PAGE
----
The Once and Future Web — Keynote Presentation at Front Row Conference, Kraków, Poland 20 October 2011

Although I'm usually more comfortable diving into a specific subject and hiding behind slides of HTML and JavaScript code, I had the pleasure of changing gears a bit, taking a step back and turning a philosophical, introspective eye on the recent state of web development technologies in my keynote presentation on The once and future web at the Front Row Conference in Kraków last week.

Setting the scene for the following two jam-packed days of inspiring presentations all about the latest technological marvels like HTML5 and CSS3, my presentation cast an eye on the challenges of web development in the "good old days" – when designers had to employ all sorts of tricks and techniques to achieve certain effects and functionalities, how the now hated (by some) Flash was actually invaluable in pushing the web forward from a simple static document repository to a host of interactive and animated "experiences". Fast forward to today, and despite all the new standards, designers and developers are still (ab)using technologies to do things they weren't originally meant for. Standards development is always retrospective (providing designers and developers with what they've been trying to do in the past), and there's always a tension between what designers want to do and what the technology allows.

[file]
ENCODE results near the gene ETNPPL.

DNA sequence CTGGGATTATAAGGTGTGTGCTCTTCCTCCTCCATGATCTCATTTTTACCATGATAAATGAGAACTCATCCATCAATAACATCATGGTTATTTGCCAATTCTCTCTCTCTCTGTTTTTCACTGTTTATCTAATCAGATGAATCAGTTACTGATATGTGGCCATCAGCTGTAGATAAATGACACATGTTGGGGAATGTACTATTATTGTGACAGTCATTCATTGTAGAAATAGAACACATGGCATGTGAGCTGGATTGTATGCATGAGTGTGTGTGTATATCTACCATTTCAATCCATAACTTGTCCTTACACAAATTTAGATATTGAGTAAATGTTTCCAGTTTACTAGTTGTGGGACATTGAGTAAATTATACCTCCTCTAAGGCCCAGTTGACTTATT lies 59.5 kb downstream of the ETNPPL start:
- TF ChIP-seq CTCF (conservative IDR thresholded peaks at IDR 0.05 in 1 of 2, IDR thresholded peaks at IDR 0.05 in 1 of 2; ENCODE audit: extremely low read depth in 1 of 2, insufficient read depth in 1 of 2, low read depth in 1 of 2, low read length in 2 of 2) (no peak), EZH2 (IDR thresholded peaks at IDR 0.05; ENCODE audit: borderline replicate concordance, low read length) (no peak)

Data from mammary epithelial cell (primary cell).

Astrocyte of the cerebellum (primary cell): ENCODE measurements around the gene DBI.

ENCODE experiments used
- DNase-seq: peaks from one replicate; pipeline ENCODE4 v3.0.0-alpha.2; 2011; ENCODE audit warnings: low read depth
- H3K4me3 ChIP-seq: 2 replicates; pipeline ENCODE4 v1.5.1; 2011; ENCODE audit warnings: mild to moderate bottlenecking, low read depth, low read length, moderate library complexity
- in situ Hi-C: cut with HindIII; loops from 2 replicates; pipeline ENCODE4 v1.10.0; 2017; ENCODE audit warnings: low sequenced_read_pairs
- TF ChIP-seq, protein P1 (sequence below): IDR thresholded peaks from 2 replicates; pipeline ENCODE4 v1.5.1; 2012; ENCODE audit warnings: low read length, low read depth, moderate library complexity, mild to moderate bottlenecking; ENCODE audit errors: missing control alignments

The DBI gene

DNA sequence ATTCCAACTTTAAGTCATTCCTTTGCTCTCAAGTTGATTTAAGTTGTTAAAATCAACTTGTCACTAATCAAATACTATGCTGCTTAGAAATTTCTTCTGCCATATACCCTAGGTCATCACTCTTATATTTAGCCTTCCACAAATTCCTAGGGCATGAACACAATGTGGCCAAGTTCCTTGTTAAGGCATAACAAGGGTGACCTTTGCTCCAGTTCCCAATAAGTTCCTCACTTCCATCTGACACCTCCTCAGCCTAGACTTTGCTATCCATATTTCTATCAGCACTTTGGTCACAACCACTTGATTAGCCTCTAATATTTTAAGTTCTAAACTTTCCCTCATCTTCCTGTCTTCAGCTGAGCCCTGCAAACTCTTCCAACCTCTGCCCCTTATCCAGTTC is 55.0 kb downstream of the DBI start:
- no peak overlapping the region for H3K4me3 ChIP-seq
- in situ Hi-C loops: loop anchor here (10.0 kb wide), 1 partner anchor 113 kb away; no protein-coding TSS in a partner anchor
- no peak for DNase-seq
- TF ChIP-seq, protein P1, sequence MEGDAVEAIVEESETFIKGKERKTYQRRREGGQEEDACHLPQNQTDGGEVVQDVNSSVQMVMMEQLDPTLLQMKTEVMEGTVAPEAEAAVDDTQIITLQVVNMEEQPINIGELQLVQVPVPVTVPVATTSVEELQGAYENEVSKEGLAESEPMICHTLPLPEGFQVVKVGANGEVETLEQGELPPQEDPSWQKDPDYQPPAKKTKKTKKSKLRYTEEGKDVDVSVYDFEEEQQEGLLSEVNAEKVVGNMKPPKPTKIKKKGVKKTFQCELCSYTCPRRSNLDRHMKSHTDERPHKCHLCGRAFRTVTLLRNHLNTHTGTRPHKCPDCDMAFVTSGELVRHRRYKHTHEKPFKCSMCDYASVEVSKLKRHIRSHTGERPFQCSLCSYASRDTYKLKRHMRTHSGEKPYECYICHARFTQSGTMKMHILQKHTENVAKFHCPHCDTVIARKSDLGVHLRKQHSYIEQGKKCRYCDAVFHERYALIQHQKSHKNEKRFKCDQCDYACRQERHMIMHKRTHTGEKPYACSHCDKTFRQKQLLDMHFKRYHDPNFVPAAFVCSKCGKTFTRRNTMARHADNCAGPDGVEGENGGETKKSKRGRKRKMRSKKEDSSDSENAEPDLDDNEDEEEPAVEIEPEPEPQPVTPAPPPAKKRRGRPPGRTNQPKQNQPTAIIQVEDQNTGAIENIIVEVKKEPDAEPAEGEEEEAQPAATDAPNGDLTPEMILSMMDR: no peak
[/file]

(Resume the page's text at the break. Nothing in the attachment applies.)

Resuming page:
The web is in constant beta, and we seem to always end up with similar stages of technology use, abuse, and refinement. With new technologies come new transitional periods of adoption, where we still need to cater for older browsers (I fondly remember how, even in the first edition of Jeffrey Zeldman's "Designing with Web Standards", CSS-only layouts were considered too volatile, with the advice of still using a table or two before the technology is wide-spread enough). For those of us who have been in web development for a long time, it seems a case of history repeating. Let's not forget the lessons learned in the past, and let's build a web based on the age-old principles of progressive enhancement and graceful degradation. Use the shiny new stuff, but not at the expense of the users and of the web as a whole.